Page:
Bordering Warwickshire parishes are Shipston-on-Stour at the north separated by the Stour tributary of Pig Brook, both Barcheston and Burmington at the east separated by the River Stour, and Stretton on Fosse at the west. The Gloucestershire parish of Todenham borders the south, separated by the Stour tributary of Knee Brook.
Tidmington has two Grade II* listed buildings and seven Grade II buildings and structures.
Tidmington House, on the A3400 at the east of the parish, is a Grade II* manor house of U-shaped plan in limestone ashlar, and dating to c.1600. The front face has a gabled wing each side of a central arcaded entrance porch logia with tuscan columns. The house is of two storeys with attic; the gables of two bays, and the central section of three. Each side of the front elevation is a range extension, of two storeys and gables at the north, and one storey at the south. The house was altered in the 17th and mid-18th century, with a new front added about 1765. During the 20th century the house was the home to Thomas Welles Beecham, the son, and Utica Celestina Welles, the wife, of the conductor Sir Thomas Beecham. In 2010 the house, of an estimated value of £3.95m, was damaged by fire which "affected three floors of the property" while it was under renovation. At 30 yards (27 m) north from Tidmington House is a Grade II listed two-storey coach house and stable block, built in the early 19th century with a limestone and ashlar facade. The complex is U-shaped in plan, open at the south-west. The central door is within a shallow protruding bay with gable above; either side of the bay is an upper hayloft.
Adjacent, at the south of Tidmington House, is the Grade II* Tidmingtom Church. The church, of limestone and ashlar, dates to about 1200 and comprises an early 16th-century chancel rebuilt in 1874–75, nave, an early 13th-century three-stage west tower and a 19th-century south porch, and contains 19th-century stained glass windows. There is Romanesque sculpture on the church font and south doorway. The three church tower bells date to 1530, 1590 and 1619. A further sanctus bell dates to the 1400s. Today the church is in the Shipston Deanery of the Archdeaconry of Warwick and Diocese of Coventry. Within the churchyard, south and south-west of the porch are two Grade II listed limestone chest (table) tombs; one 17th-century, the other 1831. Both are topped with moulded ledger slabs. The earlier includes an heraldic panel, the later, baluster corners.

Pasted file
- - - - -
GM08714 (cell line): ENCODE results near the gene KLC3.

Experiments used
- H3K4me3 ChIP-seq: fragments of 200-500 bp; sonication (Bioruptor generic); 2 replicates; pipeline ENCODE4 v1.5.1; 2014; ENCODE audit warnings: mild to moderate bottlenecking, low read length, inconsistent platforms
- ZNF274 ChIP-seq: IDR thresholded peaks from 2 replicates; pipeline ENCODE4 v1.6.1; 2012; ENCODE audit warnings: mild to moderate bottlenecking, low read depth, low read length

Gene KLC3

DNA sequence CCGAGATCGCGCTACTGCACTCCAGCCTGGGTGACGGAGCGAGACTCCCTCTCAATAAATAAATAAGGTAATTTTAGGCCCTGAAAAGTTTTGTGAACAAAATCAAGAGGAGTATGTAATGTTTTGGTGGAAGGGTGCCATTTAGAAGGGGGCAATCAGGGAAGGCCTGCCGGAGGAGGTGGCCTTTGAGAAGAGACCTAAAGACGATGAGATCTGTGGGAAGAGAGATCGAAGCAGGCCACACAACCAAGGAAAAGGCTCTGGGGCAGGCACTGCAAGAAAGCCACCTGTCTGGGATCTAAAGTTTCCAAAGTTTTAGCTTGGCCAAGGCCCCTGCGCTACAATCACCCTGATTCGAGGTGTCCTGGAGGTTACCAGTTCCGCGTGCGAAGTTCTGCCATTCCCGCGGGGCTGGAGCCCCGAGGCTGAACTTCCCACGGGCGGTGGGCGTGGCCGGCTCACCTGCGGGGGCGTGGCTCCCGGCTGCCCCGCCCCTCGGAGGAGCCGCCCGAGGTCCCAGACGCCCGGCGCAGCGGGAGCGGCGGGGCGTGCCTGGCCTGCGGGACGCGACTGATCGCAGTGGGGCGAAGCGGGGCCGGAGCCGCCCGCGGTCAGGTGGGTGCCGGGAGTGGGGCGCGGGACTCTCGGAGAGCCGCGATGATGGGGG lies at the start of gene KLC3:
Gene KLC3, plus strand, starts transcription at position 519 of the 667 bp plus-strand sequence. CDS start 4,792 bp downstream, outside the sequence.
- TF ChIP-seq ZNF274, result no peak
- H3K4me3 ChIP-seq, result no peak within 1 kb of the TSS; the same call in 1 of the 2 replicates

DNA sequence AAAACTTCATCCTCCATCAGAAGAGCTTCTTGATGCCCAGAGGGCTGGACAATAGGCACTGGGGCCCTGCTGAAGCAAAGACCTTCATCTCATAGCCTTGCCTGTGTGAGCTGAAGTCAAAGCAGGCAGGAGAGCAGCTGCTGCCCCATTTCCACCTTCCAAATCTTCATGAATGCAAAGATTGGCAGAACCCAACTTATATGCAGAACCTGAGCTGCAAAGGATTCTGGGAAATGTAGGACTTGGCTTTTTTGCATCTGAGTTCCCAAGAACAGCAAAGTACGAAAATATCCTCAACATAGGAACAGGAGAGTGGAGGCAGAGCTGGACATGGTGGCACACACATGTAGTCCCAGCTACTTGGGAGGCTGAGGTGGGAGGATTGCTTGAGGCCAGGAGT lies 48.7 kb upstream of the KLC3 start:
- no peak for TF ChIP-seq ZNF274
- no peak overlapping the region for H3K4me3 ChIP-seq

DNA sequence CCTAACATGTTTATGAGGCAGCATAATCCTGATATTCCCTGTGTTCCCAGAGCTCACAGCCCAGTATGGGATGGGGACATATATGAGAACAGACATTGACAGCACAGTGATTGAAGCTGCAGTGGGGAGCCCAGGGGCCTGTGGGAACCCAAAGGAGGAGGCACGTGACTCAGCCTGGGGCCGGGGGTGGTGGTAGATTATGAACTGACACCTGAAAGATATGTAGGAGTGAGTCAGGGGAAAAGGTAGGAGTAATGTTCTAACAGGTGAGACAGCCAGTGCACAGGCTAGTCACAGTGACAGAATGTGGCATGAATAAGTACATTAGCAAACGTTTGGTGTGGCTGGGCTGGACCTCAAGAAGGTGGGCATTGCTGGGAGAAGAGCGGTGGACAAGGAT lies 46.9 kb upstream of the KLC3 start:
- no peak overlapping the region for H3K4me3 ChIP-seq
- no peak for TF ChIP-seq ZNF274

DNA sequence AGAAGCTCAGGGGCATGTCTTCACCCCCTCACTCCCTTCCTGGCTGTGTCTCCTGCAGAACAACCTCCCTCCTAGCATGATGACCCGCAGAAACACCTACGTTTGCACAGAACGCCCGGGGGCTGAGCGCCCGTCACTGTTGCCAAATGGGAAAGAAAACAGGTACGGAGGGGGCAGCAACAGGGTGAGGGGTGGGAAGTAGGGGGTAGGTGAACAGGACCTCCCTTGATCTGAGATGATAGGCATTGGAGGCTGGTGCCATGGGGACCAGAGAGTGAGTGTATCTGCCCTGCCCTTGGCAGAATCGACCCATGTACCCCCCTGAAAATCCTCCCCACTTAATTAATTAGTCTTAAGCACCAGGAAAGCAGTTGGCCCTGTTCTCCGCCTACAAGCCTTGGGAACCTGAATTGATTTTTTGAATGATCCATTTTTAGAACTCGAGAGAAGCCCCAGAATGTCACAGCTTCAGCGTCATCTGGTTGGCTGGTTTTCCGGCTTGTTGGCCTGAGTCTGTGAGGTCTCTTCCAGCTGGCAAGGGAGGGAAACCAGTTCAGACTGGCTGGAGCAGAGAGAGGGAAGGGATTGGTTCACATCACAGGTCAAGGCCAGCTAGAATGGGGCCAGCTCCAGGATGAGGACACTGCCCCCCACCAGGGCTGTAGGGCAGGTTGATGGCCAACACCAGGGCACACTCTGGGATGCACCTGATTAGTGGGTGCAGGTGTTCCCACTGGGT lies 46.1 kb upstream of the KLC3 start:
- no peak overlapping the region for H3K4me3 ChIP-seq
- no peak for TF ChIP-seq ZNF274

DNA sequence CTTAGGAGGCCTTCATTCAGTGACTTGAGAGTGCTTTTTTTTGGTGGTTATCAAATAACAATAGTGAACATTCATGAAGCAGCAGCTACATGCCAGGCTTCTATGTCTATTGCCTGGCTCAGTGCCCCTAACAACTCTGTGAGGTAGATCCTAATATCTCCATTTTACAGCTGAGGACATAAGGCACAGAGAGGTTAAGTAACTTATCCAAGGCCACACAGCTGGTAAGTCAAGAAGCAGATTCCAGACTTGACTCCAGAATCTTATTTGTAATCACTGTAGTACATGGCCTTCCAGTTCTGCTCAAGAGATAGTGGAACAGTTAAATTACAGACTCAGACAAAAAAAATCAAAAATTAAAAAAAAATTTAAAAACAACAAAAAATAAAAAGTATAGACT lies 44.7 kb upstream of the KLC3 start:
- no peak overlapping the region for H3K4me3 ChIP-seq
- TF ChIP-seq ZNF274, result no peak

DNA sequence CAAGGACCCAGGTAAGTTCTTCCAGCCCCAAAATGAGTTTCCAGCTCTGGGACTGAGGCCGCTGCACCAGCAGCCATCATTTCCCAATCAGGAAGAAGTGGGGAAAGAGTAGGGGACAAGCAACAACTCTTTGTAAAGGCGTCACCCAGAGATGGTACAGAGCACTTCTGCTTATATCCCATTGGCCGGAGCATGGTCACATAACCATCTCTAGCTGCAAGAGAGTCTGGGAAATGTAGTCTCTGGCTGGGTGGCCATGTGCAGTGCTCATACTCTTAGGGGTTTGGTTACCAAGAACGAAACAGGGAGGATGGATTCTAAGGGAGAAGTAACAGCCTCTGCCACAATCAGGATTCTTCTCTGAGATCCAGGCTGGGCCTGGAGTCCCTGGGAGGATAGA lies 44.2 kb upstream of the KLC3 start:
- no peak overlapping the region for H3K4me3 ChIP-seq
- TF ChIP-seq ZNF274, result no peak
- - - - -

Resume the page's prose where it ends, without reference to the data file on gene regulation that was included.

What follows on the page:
In the north of the parish, off Shoulderway Lane, is the Grade II mid-18th-century Horsleys Farmhouse, of two storeys and three bays in limestone, with a western 19th-century kitchen extension in red brick.
At the south-east of the parish, 180 yards (165 m) west from the A3400, is Green Farm, a Grade II mid-18th-century farmhouse of two storeys and attic, with a datestone reading '1758'. At 25 yards (23 m) north from Green Farm is a mid-18th-century limestone barn, with hayloft above and an interior threshing floor.
Crossing Knee Brook at the south-west of the parish is a double-arch limestone bridge probably dating to the 18th century with earlier elements. A bridge here was mentioned in 1615.
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- Historic England. "Church of Unknown Dedication, Chest Tomb Approximately 7 Metres South West of West Tower (1355629)". National Heritage List for England. Retrieved 25 March 2019.
- Historic England. "Horsleys Farmhouse (1024044)". National Heritage List for England. Retrieved 25 March 2019.
- Historic England. "Green Farm (1185667)". National Heritage List for England. Retrieved 25 March 2019.
- Historic England. "Green Farm, Barn Approximately 20 Metres North of Farmhouse (1024043)". National Heritage List for England. Retrieved 25 March 2019.
- Historic England. "Bridge at Sp 2452 3755 (1355628)". National Heritage List for England. Retrieved 25 March 2019.
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- Mathews, Barbara Jean, (2016), The Descendants of Governor Thomas Welles of Connecticut and his Wife Alice Tomes, Lulu.com, Volume 1, 3rd Edition. ISBN 1312874791